Chapter 22: Earlshall
The next morning after breakfast Joe put Merrylegs into
the mistress' low chaise to take him to the vicarage; he came first
and said good-by to us, and Merrylegs neighed to us from the yard.
Then John put the saddle on Ginger and the leading rein on me,
and rode us across the country about fifteen miles to Earlshall Park,
where the Earl of W---- lived. There was a very fine house
and a great deal of stabling. We went into the yard through a stone gateway,
and John asked for Mr. York. It was some time before he came.
He was a fine-looking, middle-aged man, and his voice said at once
that he expected to be obeyed. He was very friendly and polite to John,
and after giving us a slight look he called a groom to take us to our boxes,
and invited John to take some refreshment.
We were taken to a light, airy stable, and placed in boxes
adjoining each other, where we were rubbed down and fed.
In about half an hour John and Mr. York, who was to be our new coachman,
came in to see us.
"Now, Mr. Manly," he said, after carefully looking at us both,
"I can see no fault in these horses; but we all know that horses
have their peculiarities as well as men, and that sometimes they need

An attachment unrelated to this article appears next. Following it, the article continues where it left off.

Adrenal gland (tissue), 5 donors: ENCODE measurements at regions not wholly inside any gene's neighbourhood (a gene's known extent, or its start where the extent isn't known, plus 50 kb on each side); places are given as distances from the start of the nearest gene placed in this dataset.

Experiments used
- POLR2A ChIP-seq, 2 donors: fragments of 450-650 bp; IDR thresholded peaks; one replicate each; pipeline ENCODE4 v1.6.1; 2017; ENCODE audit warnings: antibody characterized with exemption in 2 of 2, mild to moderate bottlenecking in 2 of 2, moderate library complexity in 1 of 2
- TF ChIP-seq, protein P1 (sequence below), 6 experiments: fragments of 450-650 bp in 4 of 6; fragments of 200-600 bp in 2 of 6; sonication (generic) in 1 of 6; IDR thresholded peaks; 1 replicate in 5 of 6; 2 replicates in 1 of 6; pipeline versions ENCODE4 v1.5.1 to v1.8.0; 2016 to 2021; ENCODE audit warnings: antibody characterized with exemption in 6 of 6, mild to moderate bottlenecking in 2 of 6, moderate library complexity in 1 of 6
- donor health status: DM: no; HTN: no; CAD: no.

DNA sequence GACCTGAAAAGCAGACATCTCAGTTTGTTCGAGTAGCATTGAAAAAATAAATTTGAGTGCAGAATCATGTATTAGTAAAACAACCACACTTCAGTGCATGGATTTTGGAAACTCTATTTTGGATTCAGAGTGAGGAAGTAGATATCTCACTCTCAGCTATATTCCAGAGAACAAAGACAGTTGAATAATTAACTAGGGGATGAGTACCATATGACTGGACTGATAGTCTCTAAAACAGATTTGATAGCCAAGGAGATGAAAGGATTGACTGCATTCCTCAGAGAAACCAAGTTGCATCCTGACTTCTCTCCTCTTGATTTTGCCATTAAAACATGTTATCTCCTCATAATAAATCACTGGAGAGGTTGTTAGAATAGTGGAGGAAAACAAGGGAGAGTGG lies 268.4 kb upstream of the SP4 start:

different treatment. I should like to know if there is anything particular
in either of these that you would like to mention."
"Well," said John, "I don't believe there is a better pair of horses
in the country, and right grieved I am to part with them,
but they are not alike. The black one is the most perfect temper
I ever knew; I suppose he has never known a hard word or a blow
since he was foaled, and all his pleasure seems to be to do what you wish;
but the chestnut, I fancy, must have had bad treatment;
we heard as much from the dealer. She came to us snappish and suspicious,
but when she found what sort of place ours was, it all went off by degrees;
for three years I have never seen the smallest sign of temper,
and if she is well treated there is not a better, more willing animal
than she is. But she is naturally a more irritable constitution
than the black horse; flies tease her more; anything wrong in the harness
frets her more; and if she were ill-used or unfairly treated
she would not be unlikely to give tit for tat. You know that
many high-mettled horses will do so."